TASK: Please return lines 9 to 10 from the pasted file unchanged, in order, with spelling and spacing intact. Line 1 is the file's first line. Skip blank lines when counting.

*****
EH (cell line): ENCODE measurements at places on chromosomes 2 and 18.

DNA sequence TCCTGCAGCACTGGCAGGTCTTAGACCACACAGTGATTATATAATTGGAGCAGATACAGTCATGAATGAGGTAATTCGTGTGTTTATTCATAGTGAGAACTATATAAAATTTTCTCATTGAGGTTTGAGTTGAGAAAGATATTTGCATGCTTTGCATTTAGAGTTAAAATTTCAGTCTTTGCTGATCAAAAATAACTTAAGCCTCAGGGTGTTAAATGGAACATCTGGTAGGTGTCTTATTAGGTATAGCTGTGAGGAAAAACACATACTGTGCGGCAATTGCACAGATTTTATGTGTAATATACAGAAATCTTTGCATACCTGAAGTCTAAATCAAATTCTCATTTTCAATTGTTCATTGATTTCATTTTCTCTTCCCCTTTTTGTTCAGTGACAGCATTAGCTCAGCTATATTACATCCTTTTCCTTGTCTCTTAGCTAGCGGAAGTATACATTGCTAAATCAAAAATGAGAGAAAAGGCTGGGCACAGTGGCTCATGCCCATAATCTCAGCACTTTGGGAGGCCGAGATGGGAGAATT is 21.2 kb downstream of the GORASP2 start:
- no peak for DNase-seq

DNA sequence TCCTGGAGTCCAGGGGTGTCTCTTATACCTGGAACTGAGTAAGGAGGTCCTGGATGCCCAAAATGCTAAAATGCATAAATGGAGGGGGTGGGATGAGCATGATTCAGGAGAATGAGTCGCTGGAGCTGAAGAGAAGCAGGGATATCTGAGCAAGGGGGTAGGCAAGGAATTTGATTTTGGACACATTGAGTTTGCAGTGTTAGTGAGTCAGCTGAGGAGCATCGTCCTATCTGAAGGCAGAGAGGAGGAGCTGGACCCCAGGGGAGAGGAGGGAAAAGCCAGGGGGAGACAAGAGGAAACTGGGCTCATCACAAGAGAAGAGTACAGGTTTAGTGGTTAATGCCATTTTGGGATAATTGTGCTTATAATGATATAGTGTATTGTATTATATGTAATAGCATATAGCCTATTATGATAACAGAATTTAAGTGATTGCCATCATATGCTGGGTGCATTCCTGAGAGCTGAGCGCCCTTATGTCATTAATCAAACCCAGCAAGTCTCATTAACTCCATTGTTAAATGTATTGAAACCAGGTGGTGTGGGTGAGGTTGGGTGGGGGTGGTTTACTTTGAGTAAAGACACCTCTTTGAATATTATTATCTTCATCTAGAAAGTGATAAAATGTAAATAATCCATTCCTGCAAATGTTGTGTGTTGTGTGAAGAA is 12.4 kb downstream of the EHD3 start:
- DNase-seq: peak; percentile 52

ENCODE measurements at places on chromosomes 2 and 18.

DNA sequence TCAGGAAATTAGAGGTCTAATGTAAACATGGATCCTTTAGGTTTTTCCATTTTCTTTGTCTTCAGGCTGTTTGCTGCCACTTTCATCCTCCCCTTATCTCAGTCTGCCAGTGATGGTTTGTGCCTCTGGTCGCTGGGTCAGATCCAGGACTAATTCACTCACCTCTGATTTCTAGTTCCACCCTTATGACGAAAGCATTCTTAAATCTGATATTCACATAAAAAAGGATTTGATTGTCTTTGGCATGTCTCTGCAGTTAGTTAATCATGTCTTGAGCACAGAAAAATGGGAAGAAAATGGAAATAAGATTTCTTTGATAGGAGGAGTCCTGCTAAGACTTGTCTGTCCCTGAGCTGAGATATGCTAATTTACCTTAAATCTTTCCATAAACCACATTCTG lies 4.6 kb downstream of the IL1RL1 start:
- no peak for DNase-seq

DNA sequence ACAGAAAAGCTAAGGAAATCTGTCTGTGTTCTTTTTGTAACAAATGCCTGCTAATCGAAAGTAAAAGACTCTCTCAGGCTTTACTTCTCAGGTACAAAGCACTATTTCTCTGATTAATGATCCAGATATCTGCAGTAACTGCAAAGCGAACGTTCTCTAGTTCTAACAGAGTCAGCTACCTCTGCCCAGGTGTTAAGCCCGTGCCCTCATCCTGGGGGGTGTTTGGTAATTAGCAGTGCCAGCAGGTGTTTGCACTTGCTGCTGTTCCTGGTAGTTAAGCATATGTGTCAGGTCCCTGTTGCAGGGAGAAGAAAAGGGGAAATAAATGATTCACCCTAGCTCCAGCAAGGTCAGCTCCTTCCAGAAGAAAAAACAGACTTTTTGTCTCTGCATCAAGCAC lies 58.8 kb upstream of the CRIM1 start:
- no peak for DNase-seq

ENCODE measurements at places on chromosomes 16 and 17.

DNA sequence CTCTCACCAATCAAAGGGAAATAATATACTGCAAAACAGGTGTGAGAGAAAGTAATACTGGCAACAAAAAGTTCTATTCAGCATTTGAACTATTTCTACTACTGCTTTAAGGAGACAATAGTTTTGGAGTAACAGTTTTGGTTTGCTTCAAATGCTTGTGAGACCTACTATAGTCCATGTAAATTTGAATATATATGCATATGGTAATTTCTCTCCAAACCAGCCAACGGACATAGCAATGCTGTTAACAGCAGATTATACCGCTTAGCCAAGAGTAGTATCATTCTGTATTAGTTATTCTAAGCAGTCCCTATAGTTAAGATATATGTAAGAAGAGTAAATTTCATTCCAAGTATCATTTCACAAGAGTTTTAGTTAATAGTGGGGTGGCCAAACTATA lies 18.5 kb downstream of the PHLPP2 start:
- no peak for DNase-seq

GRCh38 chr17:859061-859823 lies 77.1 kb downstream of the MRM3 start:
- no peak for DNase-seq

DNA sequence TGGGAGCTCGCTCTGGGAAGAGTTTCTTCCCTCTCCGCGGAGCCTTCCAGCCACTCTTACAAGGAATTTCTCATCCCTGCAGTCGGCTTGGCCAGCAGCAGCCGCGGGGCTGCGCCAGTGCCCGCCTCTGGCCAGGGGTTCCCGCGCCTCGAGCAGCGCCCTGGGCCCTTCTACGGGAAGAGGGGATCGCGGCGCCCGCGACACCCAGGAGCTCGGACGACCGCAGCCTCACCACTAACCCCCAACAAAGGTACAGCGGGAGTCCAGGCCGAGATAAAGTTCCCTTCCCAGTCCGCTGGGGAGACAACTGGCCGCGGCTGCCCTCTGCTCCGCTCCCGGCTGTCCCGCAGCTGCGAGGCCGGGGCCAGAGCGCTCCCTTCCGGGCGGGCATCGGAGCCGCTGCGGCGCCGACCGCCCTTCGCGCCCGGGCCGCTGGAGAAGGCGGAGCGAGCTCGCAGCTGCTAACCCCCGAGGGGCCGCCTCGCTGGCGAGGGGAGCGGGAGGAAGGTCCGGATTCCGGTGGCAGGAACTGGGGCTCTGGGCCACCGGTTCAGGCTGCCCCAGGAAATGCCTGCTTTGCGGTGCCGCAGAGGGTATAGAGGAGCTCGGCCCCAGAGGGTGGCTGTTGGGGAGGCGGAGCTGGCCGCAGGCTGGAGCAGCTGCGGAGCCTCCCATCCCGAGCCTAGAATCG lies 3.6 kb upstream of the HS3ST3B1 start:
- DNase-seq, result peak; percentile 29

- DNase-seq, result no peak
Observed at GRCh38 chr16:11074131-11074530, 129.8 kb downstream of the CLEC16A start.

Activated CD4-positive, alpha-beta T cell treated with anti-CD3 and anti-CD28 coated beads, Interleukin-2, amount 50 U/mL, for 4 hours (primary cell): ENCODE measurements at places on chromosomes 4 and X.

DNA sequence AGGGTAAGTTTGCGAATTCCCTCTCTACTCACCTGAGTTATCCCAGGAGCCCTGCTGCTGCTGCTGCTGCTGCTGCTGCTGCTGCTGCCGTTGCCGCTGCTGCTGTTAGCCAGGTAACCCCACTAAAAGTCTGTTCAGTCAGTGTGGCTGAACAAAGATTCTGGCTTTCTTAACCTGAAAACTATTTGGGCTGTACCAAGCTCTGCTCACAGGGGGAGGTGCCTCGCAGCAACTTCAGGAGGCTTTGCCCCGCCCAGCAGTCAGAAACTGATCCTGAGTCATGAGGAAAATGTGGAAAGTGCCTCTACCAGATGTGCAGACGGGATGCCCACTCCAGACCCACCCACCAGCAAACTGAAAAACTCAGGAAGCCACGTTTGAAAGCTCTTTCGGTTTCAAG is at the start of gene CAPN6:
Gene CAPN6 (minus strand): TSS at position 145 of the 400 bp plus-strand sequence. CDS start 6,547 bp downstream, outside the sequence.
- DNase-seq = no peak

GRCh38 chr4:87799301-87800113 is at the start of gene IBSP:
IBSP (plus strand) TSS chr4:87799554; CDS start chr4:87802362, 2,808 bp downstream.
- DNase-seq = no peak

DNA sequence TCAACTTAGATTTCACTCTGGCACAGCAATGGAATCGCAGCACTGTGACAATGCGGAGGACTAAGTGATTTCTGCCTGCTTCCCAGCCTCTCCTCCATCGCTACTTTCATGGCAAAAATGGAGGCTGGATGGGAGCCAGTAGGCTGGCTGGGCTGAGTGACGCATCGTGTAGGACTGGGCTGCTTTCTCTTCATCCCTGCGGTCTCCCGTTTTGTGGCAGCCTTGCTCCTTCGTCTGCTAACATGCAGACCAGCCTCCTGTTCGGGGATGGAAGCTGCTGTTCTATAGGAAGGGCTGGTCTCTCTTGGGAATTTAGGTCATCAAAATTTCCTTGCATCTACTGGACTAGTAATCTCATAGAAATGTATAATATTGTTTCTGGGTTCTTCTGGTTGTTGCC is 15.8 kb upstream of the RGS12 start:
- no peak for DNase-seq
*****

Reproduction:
DNA sequence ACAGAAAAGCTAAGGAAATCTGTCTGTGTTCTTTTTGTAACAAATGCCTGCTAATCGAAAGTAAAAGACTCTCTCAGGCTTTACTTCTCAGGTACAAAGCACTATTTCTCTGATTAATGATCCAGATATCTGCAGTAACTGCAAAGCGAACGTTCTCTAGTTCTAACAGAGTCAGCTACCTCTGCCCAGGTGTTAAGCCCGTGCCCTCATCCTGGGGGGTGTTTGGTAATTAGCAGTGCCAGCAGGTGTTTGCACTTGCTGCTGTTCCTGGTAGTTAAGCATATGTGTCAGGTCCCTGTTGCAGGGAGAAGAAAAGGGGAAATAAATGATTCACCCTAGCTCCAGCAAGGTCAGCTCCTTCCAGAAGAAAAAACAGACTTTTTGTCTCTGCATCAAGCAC lies 58.8 kb upstream of the CRIM1 start:
- no peak for DNase-seq